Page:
Tristan and Isolde. Glyndebourne 2007. Production: Lehnhoff. Cast: Nina Stemme (Isolde), Robert Gambill (Tristan), René Pape (King Marke), Bo Skovhus (Kurwenal), Katerina Karneus (Brangäne). Conductor: Jiří Bělohlávek. Further information here.
Nikolaus Lehnhoff´s production of Tristan and Isolde, seen for the first time in Glyndebourne 2003 and revived 2007, is both beautiful and aesthetic. A (semi)-abstract staging, it is set on and around a semicircular womb-like set of rings on a backdrop of changing colours within the blue-white-red color spectre on which the characters move slowly around.
In theory, an excellent backdrop for a meditative approach aiming to expose the inner roots of this work. However, I was left with an impression of a static piece as opposed to a flowing and dynamic one and the concept provided me with no insights into the characters motivations or actions. Dynamic interaction or exploration into the motivations of the characters clearly is not high on Lehnhoff´s agenda. Compared what Patrice Chéreau may achieve with the piece, one cannot help feeling disappointed with Lehnhoff.
Swedish soprano Nina Stemme made her debut as Isolde when this production was new in 2003 to major international acclaim. And she is indeed a fine Isolde, both warmly sung and finely characterized, both vocally and dramatically. However, a shrill quick vibrato mares the upper mid-range of her voice, becoming increasingly disturbing under pressure, which prevents me from fully enjoying her interpretation. And though a fine actress, I miss a certain capacity to go over the edge. Nevertheless, Nina Stemme sings the part well and is vastly superior to 99,9% of the Isoldes on the circuit today, that is : Everyone except Waltraud Meier. Something you unfortunately cannot say of Robert Gambill, who simply disappoints as Tristan, both vocally and dramatically, even without expecting anything like a Melchior-level performance.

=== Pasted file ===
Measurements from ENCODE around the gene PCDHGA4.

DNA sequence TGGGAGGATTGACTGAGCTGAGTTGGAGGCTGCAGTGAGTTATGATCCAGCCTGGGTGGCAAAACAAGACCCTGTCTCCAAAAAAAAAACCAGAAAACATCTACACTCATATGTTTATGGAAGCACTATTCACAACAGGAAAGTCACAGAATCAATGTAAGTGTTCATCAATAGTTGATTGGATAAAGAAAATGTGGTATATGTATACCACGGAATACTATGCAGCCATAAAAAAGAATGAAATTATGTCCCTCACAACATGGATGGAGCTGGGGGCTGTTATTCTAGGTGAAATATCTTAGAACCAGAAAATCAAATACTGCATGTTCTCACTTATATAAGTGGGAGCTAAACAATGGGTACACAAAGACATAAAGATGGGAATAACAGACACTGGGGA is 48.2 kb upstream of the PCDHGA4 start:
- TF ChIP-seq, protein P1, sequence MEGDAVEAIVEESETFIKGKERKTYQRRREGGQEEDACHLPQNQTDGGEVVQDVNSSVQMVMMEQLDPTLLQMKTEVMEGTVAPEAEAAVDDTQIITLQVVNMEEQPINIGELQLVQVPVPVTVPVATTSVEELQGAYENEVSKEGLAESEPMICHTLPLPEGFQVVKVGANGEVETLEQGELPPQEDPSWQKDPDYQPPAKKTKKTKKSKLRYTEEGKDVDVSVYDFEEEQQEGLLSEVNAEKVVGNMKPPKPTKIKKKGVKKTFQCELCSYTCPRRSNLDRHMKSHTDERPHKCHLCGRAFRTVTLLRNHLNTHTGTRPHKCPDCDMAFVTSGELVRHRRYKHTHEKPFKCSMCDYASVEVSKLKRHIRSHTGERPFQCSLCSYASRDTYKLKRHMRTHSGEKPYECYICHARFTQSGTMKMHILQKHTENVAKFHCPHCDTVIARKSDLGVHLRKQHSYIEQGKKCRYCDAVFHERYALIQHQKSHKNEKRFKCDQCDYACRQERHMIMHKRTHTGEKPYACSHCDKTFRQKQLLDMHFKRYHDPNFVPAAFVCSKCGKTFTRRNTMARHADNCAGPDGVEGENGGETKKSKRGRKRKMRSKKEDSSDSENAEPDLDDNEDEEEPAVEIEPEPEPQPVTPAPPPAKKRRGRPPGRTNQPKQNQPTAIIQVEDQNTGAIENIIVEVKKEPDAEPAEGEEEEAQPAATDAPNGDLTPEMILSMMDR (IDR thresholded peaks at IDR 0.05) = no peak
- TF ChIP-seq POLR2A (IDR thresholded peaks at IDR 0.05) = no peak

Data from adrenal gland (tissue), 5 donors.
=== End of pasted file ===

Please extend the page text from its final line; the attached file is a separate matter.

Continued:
The real highlights are René Pape´s marvellous King Marke followed by Bo Skovhus´ fine Kurwenal, who also succeeds in appearing alive in this production as opposed most of the other protagonists, René Pape excepted. Katerina Karneus made a fine Brangäne as well, with a firm and round voice.
And then the magnificent playinh from the London Philharmonic Orchestra superbly conducted by Jiří Bělohlávek. Rarely have I heard such inspired and magnetic orchestra playing in this repertoire, especially from a non-Germanic orchestra. I am embarrassed to admit to my limited knowledge of the London Philharmonic Orchestra. Jiří Bělohlávek made the music flow, had attention to detail without being tedious and succeeded in creating the long lines, making the piece come alive.
A 60-second highlights of the DVD may be seen here:
The bottom line (scale of 1-5, 3=average):
Nina Stemme: 4
Robert Gambill: 2
René Pape: 5
Bo Skovhus: 4-5
Katerina Karneus: 4
Lehnhoff´s production: 4
Jiri Belohlavek´s conducting: 4
Overall impression: 4